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I appreciate what you are saying, Duncan. Our house was a new-build purchase four years ago so we are aware of how the cable providers operate and how sharp the house-builders are. BT installed the cables on our small development and we have FTTP and no complaints. We do not subscribe to BT Infinity as the ordinary service is good enough for our requirements. I have never checked the broadband speed because there is no need to – it is always adequate. I feel, however, given how important a good broadband service is these days for most residents, it ought to be a standard inclusion in property details to give an actual speed reading. Many estate agents do comment on broadband speed in their particulars but only in generalised terms, and – as you say – only where it is a positive feature. But when considering a pre-owned house a prospective buyer can ask the agent for more information or actually ask the owner for a check reading. When buying a brand new property the purchaser has to rely on what the house-builder [or their agent] says or doesn’t say. I realise there is a problem with readings from different on-line checkers not necessarily being reliable or comparable with other readings, but what people need to know is not necessarily the exact reading at a particular time but the speed range from a minimum to a maximum in bands such as: Under 10Mbps at all times, 5-10 Mbps at all times, 10-20 Mbps at all times, and so on. I would expect new fibre services to have high capacity and good speed from new but it will depend on the number of properties they will serve [some of which might not have been built yet], and also on whether they connect to a cabinet upstream that is already at or near breaking point. It seems to me that fibre is a slippery eel in the hands of marketing people and telecom service providers – including BT and Virgin – and that home buyers are entitled to reliable information and support whether it is for a new or a pre-owned property.

When the house-builder’s on-site representative takes potential customers around the show home, or the shell of the next release, they can open a tap and prove that the plumbing and drains work, and they can flick a switch and show that the lights work, but they can never demonstrate the broadband service because the property is not connected. With luck the sales rep might allow a customer to check the speed on the computer in their showroom but that line might not be coming off the same cabinet as the properties currently for sale.

This is not the biggest problem that needs solving with slow speed broadband but I feel it would repay serious attention. For some purchasers it might be significantly more important than the location of the nearest school with a good Ofsted rating.

We live in Wiltshire, and according to the data, should have superfast broadband. Unfortunately Openreach and Wiltshire Council mis-measured the distance from the exchange to our hamlet of 30 houses and we have appallingly slow and unreliable broadband (2 Mbps maximum). For the past 6 weeks our internet has been non-existent. After innumerable phone calls to BT and tests from their end which apparently showed we have 2.4 Mbps we were sent an engineer to test from our end. He wrote a report to the effect that we have NO broadband. A second engineer arrived from Openreach some weeks later who again tested the line from our end, went to the cabinet and the exchange and confirmed that we have no connection and that it is a provider problem (BT). Report submitted, but no action taken. Our latest attempts to get them to address the problem have resulted in no further action apart from the offer of a token rebate of 35pounds. We have tried to get released from our contract on the grounds that they are not providing the minimum service level, but have been told that we have to pay a release fee of 85 pounds. We have now resorted to satellite broadband, which is slow and costly (like the old dial-up). We are told we may get fibre in 2018…….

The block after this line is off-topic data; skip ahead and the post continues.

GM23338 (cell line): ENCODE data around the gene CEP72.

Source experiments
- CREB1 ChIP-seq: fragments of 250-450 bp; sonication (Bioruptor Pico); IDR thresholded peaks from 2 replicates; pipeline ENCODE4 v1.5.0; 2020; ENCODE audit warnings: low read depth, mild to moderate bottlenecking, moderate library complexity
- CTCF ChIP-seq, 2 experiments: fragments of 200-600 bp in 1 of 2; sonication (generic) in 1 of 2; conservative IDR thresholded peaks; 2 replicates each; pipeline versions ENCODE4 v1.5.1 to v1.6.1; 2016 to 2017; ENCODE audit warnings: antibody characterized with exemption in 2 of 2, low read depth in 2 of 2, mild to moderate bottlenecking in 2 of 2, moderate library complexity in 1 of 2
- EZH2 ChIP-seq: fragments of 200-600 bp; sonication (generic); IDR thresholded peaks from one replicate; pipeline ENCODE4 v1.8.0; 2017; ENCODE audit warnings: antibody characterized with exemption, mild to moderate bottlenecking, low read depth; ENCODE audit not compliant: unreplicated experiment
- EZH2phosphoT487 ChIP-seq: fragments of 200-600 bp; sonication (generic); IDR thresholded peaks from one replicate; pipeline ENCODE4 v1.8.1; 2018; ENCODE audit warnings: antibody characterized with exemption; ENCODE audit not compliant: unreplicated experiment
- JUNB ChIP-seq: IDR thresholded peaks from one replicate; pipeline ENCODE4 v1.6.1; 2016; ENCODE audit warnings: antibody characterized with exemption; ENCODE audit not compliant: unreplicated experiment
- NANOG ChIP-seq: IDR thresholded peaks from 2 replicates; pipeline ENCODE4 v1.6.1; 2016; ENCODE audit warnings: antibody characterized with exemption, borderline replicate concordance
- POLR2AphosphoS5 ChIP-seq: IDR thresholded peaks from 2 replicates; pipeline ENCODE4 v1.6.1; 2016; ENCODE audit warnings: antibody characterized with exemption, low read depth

1. Do not believe the simplistic data that is bandied about as it hides the reality and
2. will someone please tell BT customer services to at least believe their own engineers reports and take ACTION!

My understanding is that if a speed lower than their guaranteed speed is consistently provided then you can cancel the contract. Advise you to stop the direct debit and contact Ofcom.

A house we are looking at, which is otherwise great, has a line speed (according to Sky, BT and EE) of 2.5mbps. Despite this, on the openreach checker it states “superfast accepting orders”. I can’t get a straight answer as to why this is, and can only assume that openreach are talking nonsense – which of course makes it look like they are providing good coverage. Plusnet told me I was in a “FTTP enabled area”, however the two FTTP providers (BT and Virgin) told me that they couldn’t provide FTTP to the address. We are used to 52mbps+ so dropping to 2.5 will be a real struggle I think. Is that even fast enough to watch a Youtube video?

I should also add that the Openreach checker states that the address is FTTC, so…I have no idea what the truth is.

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Just blame someone else if you can No one wants to take responsibility for any faulty thing .Not just broadband

helen says:
4 August 2017

I have spent weeks, two engineer visits, endless phone calls and a new BT Hub4, which I was assured would increase my upload speed. None have increased my upload speed, despite repeated promises. I work from home and need to upload data, speeds are currently only 1Mbp, while the download is >6Mbp. Yesterday I was told that upload is not BT’s responsibility. How can that be? Surely BT has some responsibility.

Helen, have you done a speed test? What are the results?

A link to the Which? broadband speed test:

Another one:

Domestic broadband is asynchronous and upload speeds are often as low as a tenth of the download speed, the reason being that most people download more data than they upload. That’s no help to Helen or to gamers, who need a decent upload speed. Fibre broadband is still asynchronous (well mine is) but at least it will give better upload and download speeds. Faster broadband will overcome Helen’s problem and many more.